Stephen Caesar, M.A.
Associates for Biblical Research

“Artificial Life Yet Again”

Recent installations of this column have discussed the creation of artificial life by computer programmers, and how this “a-life” imitates real life to an astonishing degree, thus implying the necessity of a Designer behind the complexities of nature.

According to the November 2000 issue of Scientific American, computer programmers have been creating virtual environments populated with computer-generated animals. Most of this a-life is based on a special data string that imitates natural DNA. The string defines how a-life interacts with its cybersurroundings, and even how it will reproduce (Carlson 2000: 112). In imitation of real DNA, a-life is programmed to undergo random mutations, which can change a-life’s fitness. By tracking many “generations” of reproductive, mutating a-life over several minutes (these are fast computers), programmers can watch the digital DNA “evolve” (Ibid.).

There are two problems with the “evolution” analogy. First, as pointed out numerous times in this column, these breakthroughs show that, even if DNA does cause animals to evolve, an intelligent designer was necessary to bring the whole things into existence. Second, and more importantly, the programmed a-life does not “evolve” in the sense of an amoeba eventually becoming a human. Rather, these artificial life-forms undergo minor improvements up to certain limits. In other words, an a-life created on someone’s computer will never “evolve” into a supercomputer that can run the world’s financial systems.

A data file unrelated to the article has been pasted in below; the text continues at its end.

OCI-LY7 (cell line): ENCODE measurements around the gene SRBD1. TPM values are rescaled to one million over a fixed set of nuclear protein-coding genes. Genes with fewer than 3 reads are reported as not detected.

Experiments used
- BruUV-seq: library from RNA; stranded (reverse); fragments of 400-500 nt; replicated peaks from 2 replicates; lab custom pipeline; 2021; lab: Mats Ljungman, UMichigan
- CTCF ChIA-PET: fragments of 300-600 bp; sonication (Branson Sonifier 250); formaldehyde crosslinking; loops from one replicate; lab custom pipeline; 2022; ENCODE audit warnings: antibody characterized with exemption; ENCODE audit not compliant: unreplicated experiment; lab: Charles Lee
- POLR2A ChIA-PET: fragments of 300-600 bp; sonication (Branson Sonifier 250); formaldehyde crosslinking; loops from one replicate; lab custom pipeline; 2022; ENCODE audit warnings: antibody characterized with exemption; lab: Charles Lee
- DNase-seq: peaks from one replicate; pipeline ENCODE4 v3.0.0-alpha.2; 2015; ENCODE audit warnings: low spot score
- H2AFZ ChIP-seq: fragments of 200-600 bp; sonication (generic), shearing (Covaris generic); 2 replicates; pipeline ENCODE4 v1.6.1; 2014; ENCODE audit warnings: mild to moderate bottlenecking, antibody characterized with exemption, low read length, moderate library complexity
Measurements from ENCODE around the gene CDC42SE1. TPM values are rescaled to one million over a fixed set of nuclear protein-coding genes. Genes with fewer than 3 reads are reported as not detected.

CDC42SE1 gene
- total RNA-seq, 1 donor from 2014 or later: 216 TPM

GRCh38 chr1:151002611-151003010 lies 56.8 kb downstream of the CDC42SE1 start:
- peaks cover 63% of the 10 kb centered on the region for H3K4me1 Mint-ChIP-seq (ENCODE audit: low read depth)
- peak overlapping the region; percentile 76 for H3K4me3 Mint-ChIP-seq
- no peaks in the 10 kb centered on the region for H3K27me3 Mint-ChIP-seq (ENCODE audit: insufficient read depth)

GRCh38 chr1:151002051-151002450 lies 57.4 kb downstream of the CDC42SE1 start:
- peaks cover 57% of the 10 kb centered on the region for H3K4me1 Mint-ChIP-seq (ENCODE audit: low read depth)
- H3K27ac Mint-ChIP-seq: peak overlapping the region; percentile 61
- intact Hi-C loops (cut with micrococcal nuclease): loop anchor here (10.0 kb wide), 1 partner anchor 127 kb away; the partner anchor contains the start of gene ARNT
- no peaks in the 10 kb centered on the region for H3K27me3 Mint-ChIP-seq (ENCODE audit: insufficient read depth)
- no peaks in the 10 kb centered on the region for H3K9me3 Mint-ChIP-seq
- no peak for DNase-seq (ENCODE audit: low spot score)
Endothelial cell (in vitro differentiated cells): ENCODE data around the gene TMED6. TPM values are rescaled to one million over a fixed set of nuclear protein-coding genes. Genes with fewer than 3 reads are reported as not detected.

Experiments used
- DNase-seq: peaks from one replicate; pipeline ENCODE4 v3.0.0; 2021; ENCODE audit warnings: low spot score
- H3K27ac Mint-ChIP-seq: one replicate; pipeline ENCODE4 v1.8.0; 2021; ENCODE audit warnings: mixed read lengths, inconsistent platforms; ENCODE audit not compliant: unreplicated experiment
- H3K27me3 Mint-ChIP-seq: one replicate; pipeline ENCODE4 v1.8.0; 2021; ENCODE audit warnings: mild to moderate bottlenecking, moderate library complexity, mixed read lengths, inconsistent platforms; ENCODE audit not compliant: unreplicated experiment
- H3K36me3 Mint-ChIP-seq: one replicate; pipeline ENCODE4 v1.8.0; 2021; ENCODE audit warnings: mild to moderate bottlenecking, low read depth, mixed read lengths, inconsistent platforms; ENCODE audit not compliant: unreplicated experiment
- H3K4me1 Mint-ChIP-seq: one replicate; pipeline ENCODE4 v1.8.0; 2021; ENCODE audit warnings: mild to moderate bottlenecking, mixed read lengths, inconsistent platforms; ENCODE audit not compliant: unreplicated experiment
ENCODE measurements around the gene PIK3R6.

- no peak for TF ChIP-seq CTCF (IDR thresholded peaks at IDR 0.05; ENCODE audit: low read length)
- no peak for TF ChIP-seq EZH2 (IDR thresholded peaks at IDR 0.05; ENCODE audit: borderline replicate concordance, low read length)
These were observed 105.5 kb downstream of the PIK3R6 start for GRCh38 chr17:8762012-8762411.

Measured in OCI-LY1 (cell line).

Evolution or no, the creation of a-life by an outside intelligence adds further strength to the conclusion that the amazing intricacy of nature required an outside, intelligent Designer. For example, naturalists have always been amazed at the ability of a large flock of birds to wheel and turn rapidly and simultaneously without following any leader. Creationists have always maintained that such complexity requires a Designer. Computer programmer Craig Reynolds has developed a model of flocking birds that demonstrates the necessity of a creator for this phenomenon. He created a-life called “boids” which he programmed to imitate birds in flight by following three rules: 1) No boid may get too close to any other boid or any stationary object; 2) Each boid must maintain the speed of the other boidsaround it; 3) Each boid must always move toward the center of the flock of boids.

Scientific American reported on the results: “No matter how the boids are initially scattered, they quickly form a flock. When the group encounters an obstacle in cyberspace, it splits into two groups and reassembles on the far side.” More importantly, “Reynolds’ code contains no reference to flocking, much less any instructions for how a flock should navigate obstacles….[T]he boids execute a surprising array of sensible responses to unforeseen challenges” (Ibid.).

A similar program was created by computer programmer Ariel Dolan. He developed carnivorous boids, called “floys,” which obey two rules: stay close to other floys (but not too close), and move toward and attack any intruder. These two rules resulted in the floysforming into a flock. Whenever a cyber-intruder appeared, a single floy would detect it, move toward it, and attack it. The other floys in the flock would follow and attack. This even holds true for floys too far away from the intruder to even detect it. They simply see other floys moving quickly in a certain direction, and follow suit. Scientific American reported that these results were “quite striking” (Ibid. 112-114).

When evolutionists see the same thing occurring with birds in nature, they say, “It happened by accident.” But intelligent designers like Reynolds and Dolan show that a creator is necessary to accomplish the astonishing complexity seen in the miraculous ability of birds to act in complete concert while flying in enormous flocks in the natural world.


Carlson, S. 2000. Boids of a Feather Flock Together. Scientific American 283, no. 5.

Stephen Caesar holds his master’s degree in anthropology/archaeology from Harvard. He is a staff member at Associates for Biblical Research and the author of the e-book The Bible Encounters Modern Science, available at